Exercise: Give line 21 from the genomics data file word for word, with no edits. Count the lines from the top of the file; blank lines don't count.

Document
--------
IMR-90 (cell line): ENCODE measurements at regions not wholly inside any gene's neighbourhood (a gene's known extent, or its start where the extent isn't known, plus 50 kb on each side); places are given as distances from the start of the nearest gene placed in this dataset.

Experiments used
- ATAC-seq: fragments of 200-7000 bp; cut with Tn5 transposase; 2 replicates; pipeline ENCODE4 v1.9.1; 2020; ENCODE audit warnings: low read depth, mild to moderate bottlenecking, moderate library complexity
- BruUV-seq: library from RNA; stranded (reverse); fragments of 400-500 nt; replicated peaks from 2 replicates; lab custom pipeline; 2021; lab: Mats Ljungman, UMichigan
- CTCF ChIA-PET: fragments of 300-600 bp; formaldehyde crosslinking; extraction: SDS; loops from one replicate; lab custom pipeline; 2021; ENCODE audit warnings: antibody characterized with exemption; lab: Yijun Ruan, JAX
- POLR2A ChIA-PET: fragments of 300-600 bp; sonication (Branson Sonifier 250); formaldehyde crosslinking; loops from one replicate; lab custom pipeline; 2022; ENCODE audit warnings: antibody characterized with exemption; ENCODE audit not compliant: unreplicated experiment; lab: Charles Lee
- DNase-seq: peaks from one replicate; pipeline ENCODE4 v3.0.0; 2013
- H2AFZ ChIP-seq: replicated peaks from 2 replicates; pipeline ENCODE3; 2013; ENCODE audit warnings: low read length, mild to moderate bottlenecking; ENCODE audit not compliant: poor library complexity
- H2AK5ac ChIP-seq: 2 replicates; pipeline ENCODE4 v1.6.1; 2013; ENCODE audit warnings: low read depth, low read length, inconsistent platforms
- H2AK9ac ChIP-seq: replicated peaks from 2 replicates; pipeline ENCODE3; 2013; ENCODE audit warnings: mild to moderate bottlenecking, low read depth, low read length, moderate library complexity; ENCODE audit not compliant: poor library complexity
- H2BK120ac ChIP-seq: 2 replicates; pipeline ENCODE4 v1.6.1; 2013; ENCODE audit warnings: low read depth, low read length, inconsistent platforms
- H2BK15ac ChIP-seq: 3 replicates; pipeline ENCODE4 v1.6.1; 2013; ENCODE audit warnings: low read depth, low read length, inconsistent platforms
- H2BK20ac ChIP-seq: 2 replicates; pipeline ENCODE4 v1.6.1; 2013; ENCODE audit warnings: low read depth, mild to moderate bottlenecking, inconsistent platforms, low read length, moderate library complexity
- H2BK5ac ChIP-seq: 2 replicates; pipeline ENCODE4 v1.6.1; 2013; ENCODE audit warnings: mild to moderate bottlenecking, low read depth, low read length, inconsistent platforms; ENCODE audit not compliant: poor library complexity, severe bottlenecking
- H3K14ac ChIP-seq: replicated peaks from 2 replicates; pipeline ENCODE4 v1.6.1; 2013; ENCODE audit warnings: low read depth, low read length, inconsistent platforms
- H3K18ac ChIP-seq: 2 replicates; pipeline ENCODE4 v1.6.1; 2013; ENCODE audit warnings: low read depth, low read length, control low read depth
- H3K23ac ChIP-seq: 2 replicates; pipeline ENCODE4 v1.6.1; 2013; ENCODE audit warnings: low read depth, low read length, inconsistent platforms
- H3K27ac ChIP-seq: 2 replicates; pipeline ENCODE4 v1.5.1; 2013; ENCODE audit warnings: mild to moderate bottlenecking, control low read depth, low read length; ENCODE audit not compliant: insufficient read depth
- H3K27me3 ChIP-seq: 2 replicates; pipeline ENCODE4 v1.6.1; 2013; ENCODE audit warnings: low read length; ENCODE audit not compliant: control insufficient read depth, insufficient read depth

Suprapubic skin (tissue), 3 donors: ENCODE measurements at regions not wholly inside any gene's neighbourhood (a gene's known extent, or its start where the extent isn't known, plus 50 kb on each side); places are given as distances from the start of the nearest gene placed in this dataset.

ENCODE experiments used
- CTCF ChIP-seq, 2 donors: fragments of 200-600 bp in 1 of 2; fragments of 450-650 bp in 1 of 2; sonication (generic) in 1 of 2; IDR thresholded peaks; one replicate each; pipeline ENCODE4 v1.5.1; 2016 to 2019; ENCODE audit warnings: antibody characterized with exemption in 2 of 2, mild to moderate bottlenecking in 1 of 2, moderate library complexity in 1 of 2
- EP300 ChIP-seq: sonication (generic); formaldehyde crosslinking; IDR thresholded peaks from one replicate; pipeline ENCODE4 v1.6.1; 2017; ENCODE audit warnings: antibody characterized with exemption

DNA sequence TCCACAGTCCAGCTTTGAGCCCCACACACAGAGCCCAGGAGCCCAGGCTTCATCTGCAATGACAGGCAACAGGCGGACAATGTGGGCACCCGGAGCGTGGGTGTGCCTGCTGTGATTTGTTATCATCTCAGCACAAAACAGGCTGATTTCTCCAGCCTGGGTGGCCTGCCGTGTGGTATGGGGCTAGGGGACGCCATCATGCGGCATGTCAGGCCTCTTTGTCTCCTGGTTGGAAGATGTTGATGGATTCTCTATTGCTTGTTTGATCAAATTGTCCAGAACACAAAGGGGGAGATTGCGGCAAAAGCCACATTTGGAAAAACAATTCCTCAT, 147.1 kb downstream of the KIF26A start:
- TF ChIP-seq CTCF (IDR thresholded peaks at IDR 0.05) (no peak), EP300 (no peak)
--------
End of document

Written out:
ENCODE experiments used